If you fail to meet your obligations arising from the Client Services Agreement, including but not limited to complying with TFNZ’s Margin Requirements at any time or refraining from performing any action or inaction which constitutes a default, TFNZ may, in addition to any other rights TFNZ holds against you, take any action which it might deem appropriate. That may include entering into risk-reducing positions by closing out some or all of your open positions and exercise open positions, or refrain from taking actions, whatever TFNZ considers reasonable in the circumstances. TFNZ may resort to such actions that directly alter your account position with TFNZ and you are compelled to account for these changes as if they were taken on your instructions. You are liable for any deficiency and entitled to any surplus which may result from these actions.
Additional Risks in Trading Options
Option trading is complicated. You should fully understand the rules of options trading, the correlation between the option price and the movement of the underlying asset’s price and consider whether you can tolerate the risk of options investments before you make the decision to participate in option trading. You should only trade options if you understand the nature of the financial products and have a clear understanding of and tolerance for the losses that such trading may incur.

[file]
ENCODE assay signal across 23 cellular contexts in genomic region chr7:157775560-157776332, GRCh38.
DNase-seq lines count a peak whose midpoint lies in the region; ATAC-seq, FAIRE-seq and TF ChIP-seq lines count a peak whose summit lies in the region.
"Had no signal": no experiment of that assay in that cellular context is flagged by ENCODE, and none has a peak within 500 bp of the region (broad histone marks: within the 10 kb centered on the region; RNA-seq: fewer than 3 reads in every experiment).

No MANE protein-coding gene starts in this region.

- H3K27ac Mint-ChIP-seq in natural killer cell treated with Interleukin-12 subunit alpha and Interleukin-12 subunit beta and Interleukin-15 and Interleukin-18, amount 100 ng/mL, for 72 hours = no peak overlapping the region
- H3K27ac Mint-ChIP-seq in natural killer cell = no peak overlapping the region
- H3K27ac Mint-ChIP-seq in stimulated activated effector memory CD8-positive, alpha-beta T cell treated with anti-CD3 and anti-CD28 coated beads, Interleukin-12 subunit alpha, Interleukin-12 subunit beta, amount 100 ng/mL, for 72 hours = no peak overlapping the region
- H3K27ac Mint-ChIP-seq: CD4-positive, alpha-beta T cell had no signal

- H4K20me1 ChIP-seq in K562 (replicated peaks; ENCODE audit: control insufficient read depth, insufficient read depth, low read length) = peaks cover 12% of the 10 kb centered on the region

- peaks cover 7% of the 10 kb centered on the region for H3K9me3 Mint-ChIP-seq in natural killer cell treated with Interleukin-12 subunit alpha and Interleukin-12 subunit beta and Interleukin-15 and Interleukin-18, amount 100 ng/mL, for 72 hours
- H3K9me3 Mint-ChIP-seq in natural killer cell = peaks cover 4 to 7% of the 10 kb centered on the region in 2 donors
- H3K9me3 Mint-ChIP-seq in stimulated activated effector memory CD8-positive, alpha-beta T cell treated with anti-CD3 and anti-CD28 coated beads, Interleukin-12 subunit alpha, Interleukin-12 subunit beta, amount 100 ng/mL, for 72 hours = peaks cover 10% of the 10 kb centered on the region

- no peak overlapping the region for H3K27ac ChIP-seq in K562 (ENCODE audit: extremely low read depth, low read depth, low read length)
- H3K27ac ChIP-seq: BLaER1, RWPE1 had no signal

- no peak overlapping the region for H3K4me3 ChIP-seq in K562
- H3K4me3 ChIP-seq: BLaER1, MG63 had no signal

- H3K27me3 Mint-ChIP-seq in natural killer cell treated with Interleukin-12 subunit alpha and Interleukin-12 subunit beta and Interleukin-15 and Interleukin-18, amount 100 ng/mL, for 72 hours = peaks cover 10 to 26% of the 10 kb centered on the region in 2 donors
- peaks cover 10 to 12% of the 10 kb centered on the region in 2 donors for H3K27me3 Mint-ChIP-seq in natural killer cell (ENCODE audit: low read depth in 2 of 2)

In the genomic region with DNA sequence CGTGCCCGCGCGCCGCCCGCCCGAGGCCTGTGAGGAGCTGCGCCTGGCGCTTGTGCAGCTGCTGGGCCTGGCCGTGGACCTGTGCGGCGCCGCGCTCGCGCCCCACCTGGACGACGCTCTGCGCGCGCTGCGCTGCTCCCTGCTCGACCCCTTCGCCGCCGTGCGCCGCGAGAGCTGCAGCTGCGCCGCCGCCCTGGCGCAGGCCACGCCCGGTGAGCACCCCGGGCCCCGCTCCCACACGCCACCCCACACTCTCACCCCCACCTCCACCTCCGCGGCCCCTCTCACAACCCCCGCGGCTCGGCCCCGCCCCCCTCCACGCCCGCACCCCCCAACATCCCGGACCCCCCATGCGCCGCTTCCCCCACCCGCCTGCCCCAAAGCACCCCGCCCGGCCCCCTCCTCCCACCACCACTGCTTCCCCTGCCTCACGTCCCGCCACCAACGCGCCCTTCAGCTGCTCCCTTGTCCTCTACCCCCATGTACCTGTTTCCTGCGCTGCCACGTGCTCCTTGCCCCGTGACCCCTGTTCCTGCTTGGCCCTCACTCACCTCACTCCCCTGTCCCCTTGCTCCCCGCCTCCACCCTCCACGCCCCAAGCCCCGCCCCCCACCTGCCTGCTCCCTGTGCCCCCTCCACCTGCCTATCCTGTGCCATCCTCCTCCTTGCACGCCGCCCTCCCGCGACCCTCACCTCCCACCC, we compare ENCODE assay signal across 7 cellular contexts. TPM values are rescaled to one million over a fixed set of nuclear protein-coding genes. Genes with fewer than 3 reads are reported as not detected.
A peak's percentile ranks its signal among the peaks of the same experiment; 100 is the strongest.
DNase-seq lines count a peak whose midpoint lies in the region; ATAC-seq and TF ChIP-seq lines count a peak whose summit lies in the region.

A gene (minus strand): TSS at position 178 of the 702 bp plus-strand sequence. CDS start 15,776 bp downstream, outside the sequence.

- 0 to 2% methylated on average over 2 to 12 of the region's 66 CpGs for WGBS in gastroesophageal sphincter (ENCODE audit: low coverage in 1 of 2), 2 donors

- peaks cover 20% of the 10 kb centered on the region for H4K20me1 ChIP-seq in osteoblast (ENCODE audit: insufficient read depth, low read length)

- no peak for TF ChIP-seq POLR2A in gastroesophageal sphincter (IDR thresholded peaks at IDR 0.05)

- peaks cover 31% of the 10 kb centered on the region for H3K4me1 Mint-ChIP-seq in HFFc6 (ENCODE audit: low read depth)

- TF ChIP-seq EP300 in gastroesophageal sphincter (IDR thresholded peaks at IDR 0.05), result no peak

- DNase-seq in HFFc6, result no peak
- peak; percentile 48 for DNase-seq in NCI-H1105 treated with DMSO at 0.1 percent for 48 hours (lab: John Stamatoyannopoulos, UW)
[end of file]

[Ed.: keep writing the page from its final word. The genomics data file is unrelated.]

The risks attached to investing in options will vary in degree depending on the option traded. The risks associated with sell option trading are generally higher than the risks of buy option trading. Although the seller in the first type is paid a premium, they may also suffer from a loss exceeding that premium due to the fluctuation in the price of contracted subject the seller is obliged to exercise. Refer to Loss of Premium for Option Buyers and Potentially Unlimited Loss for Option Sellers parts below for further details on these possible losses.
The options market may experience less liquidity than the equity market, and in instances of very low market liquidity, it is possible that enforced liquidation or execution at a very low or very high price, results in losses that exceed the initial deposit.